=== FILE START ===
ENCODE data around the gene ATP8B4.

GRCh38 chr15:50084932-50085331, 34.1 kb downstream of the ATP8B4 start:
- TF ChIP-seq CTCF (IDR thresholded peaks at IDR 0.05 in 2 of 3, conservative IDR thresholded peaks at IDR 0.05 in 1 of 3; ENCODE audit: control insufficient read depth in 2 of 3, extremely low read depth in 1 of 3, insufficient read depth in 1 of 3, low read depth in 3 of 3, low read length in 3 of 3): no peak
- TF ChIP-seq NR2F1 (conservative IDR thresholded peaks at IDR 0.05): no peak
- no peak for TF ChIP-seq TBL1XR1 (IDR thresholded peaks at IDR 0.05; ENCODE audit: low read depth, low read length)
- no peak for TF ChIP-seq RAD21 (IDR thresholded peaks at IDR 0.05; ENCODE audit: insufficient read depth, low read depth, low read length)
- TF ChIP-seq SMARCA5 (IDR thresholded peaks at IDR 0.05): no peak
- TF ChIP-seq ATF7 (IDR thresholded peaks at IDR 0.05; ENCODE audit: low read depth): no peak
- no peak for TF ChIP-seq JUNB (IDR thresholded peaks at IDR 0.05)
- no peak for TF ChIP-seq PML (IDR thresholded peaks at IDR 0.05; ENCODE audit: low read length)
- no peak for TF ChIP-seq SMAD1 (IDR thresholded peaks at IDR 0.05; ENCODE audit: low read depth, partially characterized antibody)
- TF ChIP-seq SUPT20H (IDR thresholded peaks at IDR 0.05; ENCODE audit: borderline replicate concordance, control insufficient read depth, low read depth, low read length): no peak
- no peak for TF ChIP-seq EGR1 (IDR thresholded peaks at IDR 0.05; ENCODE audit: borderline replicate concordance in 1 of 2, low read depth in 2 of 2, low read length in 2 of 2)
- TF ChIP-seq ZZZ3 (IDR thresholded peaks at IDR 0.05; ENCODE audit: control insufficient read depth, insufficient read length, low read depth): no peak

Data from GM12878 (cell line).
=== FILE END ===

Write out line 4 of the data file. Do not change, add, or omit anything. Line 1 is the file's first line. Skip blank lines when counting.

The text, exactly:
- TF ChIP-seq NR2F1 (conservative IDR thresholded peaks at IDR 0.05): no peak